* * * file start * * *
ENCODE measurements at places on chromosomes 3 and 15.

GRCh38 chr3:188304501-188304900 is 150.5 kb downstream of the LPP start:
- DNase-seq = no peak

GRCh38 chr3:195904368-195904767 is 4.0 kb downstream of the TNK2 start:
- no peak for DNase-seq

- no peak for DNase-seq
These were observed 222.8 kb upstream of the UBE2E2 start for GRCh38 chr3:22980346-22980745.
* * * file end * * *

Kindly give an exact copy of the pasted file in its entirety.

ENCODE measurements at places on chromosomes 3 and 15.

GRCh38 chr3:188304501-188304900 is 150.5 kb downstream of the LPP start:
- DNase-seq = no peak

GRCh38 chr3:195904368-195904767 is 4.0 kb downstream of the TNK2 start:
- no peak for DNase-seq

- no peak for DNase-seq
These were observed 222.8 kb upstream of the UBE2E2 start for GRCh38 chr3:22980346-22980745.